"We were looking at Anni Albers, her looming, and we tried every possible way of finding looms, video of weaving, and the mechanics of that," said Fong about researching. "With the difference being of course, we're feeling very close up, but hopefully you feel that thread goes on for miles. If we've done our job, it feel somewhat cosmic. That bar, [the beater], you don't stand in its way; it's time marching on and it's going to weave."

The loom in "The Wheel of Time" main titles (Imaginary Forces/Amazon Studios

Here's where it gets metaphysical. In "The Wheel of Time" mythology, the Creator actually uses the lives of people as threads to weave the universe, and the people known as Aes Sedai who can channel the magic, aka One Power, allow the big wheel to keep on turnin'. In order for the fabric of the universe to remain whole, a balance must be maintained. 

Except it wasn't.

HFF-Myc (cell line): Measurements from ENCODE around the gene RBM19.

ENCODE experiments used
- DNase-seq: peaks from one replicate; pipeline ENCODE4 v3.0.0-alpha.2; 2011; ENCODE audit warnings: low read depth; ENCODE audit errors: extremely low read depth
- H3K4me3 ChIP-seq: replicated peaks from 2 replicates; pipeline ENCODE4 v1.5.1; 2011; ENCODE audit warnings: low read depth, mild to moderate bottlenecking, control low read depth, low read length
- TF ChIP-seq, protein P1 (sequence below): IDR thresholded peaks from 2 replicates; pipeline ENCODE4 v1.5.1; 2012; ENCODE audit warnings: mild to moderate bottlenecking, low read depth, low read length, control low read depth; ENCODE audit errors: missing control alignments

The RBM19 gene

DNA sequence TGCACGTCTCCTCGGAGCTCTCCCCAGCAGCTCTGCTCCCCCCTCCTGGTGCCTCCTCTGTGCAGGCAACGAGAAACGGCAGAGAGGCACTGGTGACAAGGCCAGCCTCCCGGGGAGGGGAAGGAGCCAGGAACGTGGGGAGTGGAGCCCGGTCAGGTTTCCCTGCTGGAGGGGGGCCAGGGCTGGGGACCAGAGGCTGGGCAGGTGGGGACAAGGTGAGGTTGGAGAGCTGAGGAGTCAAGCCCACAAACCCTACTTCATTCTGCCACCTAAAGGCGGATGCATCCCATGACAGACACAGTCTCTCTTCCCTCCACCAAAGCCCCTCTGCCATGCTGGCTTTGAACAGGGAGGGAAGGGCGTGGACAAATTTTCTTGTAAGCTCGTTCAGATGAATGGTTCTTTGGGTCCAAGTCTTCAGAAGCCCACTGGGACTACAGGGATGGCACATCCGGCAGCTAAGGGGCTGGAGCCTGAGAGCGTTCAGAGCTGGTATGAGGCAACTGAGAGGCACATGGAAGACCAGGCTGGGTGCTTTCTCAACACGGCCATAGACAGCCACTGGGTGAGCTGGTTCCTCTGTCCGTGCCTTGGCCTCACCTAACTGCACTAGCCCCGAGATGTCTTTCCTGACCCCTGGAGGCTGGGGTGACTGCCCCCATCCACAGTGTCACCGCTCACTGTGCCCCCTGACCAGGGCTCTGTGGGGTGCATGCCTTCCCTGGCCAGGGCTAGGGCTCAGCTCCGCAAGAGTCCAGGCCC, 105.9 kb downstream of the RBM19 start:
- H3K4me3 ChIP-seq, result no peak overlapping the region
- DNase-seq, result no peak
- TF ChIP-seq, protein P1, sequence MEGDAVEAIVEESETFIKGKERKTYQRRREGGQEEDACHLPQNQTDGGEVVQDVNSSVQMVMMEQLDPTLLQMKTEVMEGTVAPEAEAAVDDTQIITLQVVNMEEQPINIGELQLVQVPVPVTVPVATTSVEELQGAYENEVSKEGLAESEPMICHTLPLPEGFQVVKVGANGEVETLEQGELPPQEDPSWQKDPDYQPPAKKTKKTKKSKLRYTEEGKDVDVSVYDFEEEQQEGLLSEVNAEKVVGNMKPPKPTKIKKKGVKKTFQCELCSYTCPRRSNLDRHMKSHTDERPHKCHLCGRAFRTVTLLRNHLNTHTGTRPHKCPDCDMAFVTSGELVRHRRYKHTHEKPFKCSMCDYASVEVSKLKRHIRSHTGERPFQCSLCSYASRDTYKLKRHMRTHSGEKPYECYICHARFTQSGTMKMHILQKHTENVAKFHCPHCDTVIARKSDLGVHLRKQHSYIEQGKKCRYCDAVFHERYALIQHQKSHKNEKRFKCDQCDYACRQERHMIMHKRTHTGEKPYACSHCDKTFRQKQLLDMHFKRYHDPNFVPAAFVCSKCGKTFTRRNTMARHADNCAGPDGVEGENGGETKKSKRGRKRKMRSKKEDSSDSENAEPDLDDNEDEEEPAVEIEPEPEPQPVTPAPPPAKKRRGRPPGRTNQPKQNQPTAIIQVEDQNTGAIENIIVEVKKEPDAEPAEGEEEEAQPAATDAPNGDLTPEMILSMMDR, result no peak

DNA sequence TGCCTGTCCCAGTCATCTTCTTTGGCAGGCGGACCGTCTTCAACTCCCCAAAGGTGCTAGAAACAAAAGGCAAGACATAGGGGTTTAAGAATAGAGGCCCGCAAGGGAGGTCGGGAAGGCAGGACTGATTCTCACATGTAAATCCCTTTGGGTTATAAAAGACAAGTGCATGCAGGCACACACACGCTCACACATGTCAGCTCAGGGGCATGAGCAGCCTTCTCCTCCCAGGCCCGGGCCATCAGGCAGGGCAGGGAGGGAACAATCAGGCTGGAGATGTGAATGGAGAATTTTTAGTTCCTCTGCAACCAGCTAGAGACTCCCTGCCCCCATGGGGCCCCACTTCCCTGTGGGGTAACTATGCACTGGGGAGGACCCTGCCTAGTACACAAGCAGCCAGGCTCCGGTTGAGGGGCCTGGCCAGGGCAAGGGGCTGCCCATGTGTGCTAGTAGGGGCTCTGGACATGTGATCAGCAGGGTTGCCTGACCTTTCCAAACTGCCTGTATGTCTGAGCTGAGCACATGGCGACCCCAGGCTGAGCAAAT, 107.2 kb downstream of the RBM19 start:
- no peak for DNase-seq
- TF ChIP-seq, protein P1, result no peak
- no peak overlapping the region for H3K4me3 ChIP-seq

As the series tells it, way back in history the Creator's counterpart known as the Dark One (or Shai'tan) began to mess with the world, and the powerful man known as the Dragon helped keep the Dark One at bay. But – in a traditionally binary view of personhood – the Dark One then tainted all the male channelers so that they went mad and started wreaking havoc through world, destroying cities, causing earthquakes for centuries. Eventually all of them were either subdued or died, leaving only women with the ability to channel.

The breaking of the world in "The Wheel of Time" main titles (Imaginary Forces/Amazon Studios

"There's this really huge event that's called the breaking of the world," said Fong. "As in many different origins stories, including our own Bible, everything's in balance and then it breaks loose. So the idea that we could play with scale there where you think you're on a gigantic horizon, and then it reveals to be a thread and that breaking of the thread symbolizes breaking the world."